The packed congregation at the Lancaster and District Masonic Group’s 24th Annual Festival of Lessons and Carols were urged in the Order of Service to give the greatest gift of all this Christmas – a moment in time to offer kindness, compassion and love to those in need.
Held once again in the beautiful St Michael’s-on-Wyre Parish Church, the occasion saw brethren, family and friends come together for what has come to be regarded by many as the start of Christmas celebrations.
The uplifting and heartwarming service led by vicar Andrew Wilkinson, saw the lessons read by representatives of lodges from across the Lancaster and District Group. A warm welcome was especially given to group chairman Neil McGill, vice chairman Scott Devine and group secretary Chris Larder, together with our Assistant to the Provincial Grand Principals of the Royal Arch Chris Butterfield and immediate past group chairman Jim Wilson.
The June Baker Singers reprised their Festival debut performance of last year, to the great delight of everyone and gave two superb renditions of ‘One Candle’ by Beck and Fisher and ‘Were You There?’ by Natalie Sleeth. The organist for this year’s service was a new name and face – Keith Worsnam. Keith has been playing for more than 70 years and has been both the main organist at Lancaster Priory and the Lancaster City appointed organist for over 30 years. During that time he has played for three members of the Royal family – Princess Anne, Prince Charles and Her Majesty the Queen and Festival organiser Allan Brown was especially grateful that Keith had been able to make time in his busy schedule to give the Festival the benefit of his talent.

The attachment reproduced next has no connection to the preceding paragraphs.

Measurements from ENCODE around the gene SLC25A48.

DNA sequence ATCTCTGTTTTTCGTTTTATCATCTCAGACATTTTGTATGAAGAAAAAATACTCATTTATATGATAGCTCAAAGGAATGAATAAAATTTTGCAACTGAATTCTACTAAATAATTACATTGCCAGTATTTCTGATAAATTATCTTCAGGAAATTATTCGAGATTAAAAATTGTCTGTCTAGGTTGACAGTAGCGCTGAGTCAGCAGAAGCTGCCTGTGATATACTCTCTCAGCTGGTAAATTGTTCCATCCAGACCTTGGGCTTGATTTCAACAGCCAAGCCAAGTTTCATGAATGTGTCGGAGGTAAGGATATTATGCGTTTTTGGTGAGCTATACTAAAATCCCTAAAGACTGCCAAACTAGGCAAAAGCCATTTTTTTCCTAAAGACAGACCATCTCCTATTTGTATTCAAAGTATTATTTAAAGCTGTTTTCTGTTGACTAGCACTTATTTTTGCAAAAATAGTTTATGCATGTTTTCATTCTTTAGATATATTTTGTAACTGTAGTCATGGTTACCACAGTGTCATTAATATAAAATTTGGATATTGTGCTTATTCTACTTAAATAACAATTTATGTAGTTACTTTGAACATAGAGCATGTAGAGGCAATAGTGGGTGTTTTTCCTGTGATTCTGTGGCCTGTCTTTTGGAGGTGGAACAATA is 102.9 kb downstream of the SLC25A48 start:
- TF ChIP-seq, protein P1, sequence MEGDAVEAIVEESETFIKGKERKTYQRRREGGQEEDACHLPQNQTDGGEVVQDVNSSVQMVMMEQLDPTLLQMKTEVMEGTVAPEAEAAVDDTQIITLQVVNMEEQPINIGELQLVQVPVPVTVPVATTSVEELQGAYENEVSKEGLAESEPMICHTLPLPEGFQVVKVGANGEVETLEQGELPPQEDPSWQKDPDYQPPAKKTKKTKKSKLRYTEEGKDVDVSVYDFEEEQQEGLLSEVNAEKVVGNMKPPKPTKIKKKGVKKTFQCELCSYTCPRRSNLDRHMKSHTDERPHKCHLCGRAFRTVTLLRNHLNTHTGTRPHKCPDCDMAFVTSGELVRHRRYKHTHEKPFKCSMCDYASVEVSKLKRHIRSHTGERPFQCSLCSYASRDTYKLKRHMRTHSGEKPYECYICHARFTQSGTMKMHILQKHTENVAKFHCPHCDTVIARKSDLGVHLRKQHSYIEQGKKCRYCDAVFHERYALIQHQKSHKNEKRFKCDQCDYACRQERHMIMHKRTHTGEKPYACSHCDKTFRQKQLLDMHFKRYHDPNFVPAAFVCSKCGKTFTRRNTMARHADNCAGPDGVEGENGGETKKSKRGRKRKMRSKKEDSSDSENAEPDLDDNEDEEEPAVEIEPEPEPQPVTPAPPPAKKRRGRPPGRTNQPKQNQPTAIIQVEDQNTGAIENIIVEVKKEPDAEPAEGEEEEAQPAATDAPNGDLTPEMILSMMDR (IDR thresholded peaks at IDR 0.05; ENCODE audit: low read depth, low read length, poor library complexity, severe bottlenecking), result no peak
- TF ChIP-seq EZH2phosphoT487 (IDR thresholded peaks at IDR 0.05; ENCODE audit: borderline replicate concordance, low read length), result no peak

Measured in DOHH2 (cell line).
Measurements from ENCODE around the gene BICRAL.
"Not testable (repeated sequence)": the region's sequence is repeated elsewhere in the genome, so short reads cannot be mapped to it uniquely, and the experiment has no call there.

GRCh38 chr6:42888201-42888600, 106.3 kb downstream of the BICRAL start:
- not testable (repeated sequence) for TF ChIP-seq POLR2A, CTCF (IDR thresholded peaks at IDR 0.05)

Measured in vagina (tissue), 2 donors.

Indeed, Allan, as the event’s ‘guiding star’ also wishes to sincerely thank not only Vicar Andrew, but the church wardens and the PCC for their continued warm welcome and support in making the evening such a happy and enjoyable one.
Led by Keith and the Singers the congregation really made the rafters ring to a Festival favourite – ‘The Catterall Carol’. Undoubtedly invoking memories of Rev John Finch who wrote it, the carol also causes us to think of family and friends who have departed or are unwell or away on business and can’t be with us at this special time of year.
Following the service mulled wine, sherry and mince pies were served which gave everyone the opportunity to offer their own personal good wishes for the festive season.